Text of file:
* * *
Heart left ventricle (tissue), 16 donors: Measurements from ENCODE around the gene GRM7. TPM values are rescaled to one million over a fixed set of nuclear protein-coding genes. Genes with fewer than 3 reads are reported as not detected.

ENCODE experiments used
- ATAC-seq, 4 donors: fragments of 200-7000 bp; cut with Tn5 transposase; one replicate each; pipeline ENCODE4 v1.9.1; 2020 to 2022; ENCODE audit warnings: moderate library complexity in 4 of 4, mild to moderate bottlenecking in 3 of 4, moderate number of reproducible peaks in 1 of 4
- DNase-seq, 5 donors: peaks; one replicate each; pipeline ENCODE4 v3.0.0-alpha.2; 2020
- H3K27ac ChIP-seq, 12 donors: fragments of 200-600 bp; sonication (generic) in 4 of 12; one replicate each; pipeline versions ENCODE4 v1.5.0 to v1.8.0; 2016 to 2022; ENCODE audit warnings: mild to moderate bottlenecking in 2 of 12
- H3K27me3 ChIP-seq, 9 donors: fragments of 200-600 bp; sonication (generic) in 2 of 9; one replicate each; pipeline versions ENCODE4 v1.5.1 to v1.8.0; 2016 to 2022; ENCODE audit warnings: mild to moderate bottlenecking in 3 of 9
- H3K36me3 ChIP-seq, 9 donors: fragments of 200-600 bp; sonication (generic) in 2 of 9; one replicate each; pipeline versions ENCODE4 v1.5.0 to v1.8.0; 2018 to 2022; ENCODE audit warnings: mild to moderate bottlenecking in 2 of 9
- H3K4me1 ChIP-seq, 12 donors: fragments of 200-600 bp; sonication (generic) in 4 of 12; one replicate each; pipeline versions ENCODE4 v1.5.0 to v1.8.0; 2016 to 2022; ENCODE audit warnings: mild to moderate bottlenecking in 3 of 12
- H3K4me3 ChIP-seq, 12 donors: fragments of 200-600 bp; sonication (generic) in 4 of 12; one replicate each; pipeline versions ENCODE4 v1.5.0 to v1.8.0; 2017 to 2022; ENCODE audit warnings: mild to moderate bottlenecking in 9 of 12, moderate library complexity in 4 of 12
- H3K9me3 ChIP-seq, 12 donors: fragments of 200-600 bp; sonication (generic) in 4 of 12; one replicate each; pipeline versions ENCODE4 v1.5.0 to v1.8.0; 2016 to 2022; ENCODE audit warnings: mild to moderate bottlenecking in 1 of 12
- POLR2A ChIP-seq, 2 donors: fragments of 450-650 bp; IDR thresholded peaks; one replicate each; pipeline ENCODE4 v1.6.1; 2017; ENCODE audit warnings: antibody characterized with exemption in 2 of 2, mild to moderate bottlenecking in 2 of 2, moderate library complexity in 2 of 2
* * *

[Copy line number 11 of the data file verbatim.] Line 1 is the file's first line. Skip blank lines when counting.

- POLR2A ChIP-seq, 2 donors: fragments of 450-650 bp; IDR thresholded peaks; one replicate each; pipeline ENCODE4 v1.6.1; 2017; ENCODE audit warnings: antibody characterized with exemption in 2 of 2, mild to moderate bottlenecking in 2 of 2, moderate library complexity in 2 of 2